In general, I wouldn't want to be an American caught abroad anywhere right now.
    "Guard with jealous attention the public liberty. Suspect everyone who approaches that jewel. Unfortunately, nothing will preserve it but downright force. Whenever you give up that force, you are inevitably ruined". - Patrick Henry

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    Senior Member Array Shizzlemah's Avatar
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    I have spent much time in DR, on the south side in SantoDomingo. Climate is warm, muggy midday and torrential thunderstorms in the afternoon. Pretty much like southern florida plus 5 degrees.

    The FIRST thing i learned was to always have two an american $20 bills stashed somewhere on you.... The first $20, properly applied to LEO, will get you out of just about any bind. The second $20 will let the export imigration get you out of the country.

    It's been 5 years since I've been, but bribes are the norm. We were allowed to put them on our expense report.

    Never was CCW there (knives yes, no guns) but many places had visible armed security. I am talking parking lot attendants with 16" pistol grip 12gauges. Road repair crews with M16s as stated above. Some bouncers with openly displayed pistols at some night clubs. My plant manager was going to buy one from a lot attendant for $10, but didn't have a good way to get it back into the US. Even with
    all of the armed security, and the less-than-friendly places that I was, I had no issues in a year there. Cant even remeber so much as even seeing a fistfight.

    I have all the confidence in the world you could get a CCW or RPG if you were willing to spend( er DONATE!) a few hundred dollars.


    Land is cheap. Loans are not, expect to pay 25% *monthly*. If you are moving a business down there, DR was having a deal where they would give you land in a free trade zone for 20 years, just for opening up shop and employing the locals.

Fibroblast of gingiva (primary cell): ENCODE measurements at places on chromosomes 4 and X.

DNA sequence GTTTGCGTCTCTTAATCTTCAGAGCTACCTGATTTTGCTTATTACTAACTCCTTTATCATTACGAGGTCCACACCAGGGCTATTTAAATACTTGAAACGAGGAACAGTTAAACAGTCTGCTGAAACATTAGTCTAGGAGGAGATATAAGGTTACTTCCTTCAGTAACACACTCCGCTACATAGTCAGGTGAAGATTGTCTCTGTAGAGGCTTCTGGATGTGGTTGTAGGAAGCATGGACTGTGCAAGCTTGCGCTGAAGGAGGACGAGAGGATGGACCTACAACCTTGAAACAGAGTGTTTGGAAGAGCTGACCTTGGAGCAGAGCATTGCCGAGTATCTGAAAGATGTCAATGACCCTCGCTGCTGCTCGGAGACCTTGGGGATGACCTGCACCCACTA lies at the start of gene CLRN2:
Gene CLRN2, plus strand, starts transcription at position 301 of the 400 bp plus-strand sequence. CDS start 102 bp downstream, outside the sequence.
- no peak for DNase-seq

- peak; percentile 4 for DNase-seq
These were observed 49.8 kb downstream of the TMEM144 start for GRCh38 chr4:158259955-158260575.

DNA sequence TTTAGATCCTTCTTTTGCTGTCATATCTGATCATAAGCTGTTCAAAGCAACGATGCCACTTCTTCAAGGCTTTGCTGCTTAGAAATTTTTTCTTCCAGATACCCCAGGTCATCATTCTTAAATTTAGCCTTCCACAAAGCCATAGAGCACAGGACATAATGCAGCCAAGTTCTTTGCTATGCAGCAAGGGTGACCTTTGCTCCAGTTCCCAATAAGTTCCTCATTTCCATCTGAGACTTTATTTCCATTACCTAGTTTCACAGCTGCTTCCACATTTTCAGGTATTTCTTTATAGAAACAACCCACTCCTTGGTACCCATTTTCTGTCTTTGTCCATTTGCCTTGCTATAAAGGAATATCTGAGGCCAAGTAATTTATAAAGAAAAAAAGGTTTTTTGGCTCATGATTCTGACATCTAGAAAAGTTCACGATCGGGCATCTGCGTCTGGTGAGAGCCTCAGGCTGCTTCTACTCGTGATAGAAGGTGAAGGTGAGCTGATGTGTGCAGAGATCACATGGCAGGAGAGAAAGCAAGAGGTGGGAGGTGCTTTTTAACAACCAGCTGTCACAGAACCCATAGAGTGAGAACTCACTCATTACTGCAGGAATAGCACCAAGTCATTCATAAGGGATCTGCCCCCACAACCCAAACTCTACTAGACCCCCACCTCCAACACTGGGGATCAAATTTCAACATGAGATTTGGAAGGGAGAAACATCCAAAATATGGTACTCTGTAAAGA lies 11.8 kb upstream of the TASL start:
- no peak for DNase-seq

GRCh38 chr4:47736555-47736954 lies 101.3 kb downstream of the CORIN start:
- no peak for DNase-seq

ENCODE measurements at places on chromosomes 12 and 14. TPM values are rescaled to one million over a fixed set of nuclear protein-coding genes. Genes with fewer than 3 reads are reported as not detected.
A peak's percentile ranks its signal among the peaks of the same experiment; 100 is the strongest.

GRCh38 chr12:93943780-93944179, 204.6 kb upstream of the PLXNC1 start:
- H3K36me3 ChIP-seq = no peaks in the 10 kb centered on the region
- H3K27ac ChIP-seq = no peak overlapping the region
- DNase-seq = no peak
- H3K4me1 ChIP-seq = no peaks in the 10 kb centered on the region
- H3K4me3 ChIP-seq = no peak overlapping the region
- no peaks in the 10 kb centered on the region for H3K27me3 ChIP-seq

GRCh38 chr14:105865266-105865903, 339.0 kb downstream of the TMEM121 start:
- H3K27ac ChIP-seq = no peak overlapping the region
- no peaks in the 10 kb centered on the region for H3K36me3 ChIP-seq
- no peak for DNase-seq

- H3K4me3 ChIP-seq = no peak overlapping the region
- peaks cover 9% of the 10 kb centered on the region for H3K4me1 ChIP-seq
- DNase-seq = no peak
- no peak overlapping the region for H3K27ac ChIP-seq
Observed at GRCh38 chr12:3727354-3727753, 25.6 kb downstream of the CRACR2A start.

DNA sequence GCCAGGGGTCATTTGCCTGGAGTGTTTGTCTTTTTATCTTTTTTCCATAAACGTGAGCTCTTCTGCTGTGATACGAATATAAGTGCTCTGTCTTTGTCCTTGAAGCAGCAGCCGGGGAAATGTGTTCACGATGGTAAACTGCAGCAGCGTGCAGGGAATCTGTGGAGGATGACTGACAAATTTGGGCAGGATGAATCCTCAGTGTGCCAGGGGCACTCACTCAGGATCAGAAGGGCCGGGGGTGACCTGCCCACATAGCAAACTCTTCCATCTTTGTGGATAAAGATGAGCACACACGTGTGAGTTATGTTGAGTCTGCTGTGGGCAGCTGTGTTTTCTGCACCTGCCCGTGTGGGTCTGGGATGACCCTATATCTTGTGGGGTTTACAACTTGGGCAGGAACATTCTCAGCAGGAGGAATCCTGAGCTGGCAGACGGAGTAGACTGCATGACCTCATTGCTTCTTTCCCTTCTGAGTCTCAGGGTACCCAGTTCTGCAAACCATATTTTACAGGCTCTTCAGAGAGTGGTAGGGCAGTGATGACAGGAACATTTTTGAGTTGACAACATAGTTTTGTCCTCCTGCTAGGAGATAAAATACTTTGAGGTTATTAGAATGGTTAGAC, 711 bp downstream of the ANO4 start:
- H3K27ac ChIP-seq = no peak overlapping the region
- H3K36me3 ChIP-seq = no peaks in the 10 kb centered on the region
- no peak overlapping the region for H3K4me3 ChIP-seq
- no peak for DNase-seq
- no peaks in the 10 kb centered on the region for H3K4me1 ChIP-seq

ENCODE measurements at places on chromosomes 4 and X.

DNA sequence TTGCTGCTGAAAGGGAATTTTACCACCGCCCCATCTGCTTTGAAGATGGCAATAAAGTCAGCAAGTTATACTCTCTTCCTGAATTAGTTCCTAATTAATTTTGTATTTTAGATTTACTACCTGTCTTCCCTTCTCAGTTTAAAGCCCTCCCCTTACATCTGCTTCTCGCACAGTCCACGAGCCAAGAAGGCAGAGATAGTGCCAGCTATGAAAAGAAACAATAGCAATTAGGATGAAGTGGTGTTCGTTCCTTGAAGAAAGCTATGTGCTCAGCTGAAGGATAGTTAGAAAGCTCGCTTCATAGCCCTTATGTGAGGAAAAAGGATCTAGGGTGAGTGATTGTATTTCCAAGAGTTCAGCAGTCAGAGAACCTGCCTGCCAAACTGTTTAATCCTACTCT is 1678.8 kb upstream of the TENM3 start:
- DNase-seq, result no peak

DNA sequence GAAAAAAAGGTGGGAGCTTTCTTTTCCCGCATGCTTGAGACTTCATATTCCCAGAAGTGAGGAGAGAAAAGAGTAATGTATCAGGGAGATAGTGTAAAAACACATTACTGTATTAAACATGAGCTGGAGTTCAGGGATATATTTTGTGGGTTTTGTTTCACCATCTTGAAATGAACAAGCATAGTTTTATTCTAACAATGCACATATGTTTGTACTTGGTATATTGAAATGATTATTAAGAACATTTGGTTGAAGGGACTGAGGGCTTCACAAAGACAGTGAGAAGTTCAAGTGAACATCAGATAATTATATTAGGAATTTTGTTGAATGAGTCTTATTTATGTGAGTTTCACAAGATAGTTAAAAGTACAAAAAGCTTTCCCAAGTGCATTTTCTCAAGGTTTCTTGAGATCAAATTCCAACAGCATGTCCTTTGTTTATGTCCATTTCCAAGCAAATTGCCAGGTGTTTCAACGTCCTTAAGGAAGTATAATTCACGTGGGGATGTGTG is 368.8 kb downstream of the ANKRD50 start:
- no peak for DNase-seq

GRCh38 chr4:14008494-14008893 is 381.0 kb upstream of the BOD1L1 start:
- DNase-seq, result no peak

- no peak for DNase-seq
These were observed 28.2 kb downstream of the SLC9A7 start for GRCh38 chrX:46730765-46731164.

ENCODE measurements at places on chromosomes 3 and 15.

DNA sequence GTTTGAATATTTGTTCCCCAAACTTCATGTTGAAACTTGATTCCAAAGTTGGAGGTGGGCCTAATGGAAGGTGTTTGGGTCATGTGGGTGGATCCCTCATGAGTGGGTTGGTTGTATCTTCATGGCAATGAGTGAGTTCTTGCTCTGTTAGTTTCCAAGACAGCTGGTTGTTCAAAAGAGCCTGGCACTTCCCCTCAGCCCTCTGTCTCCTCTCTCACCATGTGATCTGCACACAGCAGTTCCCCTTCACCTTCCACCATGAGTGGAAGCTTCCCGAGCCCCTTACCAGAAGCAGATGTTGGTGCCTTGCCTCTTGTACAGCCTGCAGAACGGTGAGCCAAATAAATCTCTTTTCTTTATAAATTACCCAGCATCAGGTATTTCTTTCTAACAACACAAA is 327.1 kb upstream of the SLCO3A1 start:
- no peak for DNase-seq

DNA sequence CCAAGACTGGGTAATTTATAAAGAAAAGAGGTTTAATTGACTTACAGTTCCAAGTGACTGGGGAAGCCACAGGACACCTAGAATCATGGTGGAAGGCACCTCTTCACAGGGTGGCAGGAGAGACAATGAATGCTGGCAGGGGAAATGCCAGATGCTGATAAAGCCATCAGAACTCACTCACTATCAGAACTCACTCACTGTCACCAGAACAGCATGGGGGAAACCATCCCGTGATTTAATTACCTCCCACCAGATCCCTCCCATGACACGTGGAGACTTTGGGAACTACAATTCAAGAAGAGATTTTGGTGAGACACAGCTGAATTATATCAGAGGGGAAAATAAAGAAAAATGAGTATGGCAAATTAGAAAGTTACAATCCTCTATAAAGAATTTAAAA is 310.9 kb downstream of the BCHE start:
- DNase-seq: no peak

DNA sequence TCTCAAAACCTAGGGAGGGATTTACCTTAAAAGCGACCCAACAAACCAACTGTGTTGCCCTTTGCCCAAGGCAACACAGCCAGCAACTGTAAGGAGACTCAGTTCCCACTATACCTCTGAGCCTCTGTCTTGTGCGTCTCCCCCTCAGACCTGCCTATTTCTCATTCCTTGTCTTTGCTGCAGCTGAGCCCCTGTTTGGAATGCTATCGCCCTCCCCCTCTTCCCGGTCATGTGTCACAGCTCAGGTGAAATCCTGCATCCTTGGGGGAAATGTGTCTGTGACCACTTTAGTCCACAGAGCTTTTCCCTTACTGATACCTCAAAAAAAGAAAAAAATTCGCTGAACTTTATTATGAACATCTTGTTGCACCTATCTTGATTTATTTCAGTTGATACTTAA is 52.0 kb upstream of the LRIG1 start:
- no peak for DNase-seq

Employment is another thing - we had folks quit after 6 or 8 months saying "they had made enough money for the year" It is a whole different mentatlity.


    Oh, be sure to stock up on groceries around election season and prepare to bug in for a few days. Political rallies tend to get unruly. I wouldn't exactly call it a riot, but they often are right on the border of riot !


    Which part/town are you thinking about ? I have spent lots of time on the south side. Working towns, industrial, slumms. I have heard the north shore is more touristy.

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    Member Array rj112275's Avatar
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    My wife and I lived there for 7 months for work in 2005. It was hot and muggy for the most part, but you really do get used to it. We lived in the SE part of the island near Higuey. The capitol is nice, but smoggy, but has most the American stuff that you probably want. I would not say that it's cheap. Housing and food can be very affordable, but other stuff is about the same... clothes, gas, consumer goods are not cheap and quality costs you down there.

    The lifestyle and culture is a LOT slower. Get used to standing in line and not finding stuff at the local Walmart.

    As for guns, you see them quite often. I recall more than once, while standing in the bank.. a guy would have a revolver hanging out of his pants, mexican carry, and a large bag of cash in the other hand. shotguns are very common for security guards and you'll see a bunch of no-name revolvers. for the rich, i knew a couple guys who had glocks.

    the DR is a great place to spend some time. i think it remains one of the cheapest places in the Caribbean to vacation. however, the new growth is on the east end of the island. the north was the hot spot about 10 years ago. most of the new growth is east and southest near La Romana and Punta Cana. The Punta Cana area is really nice.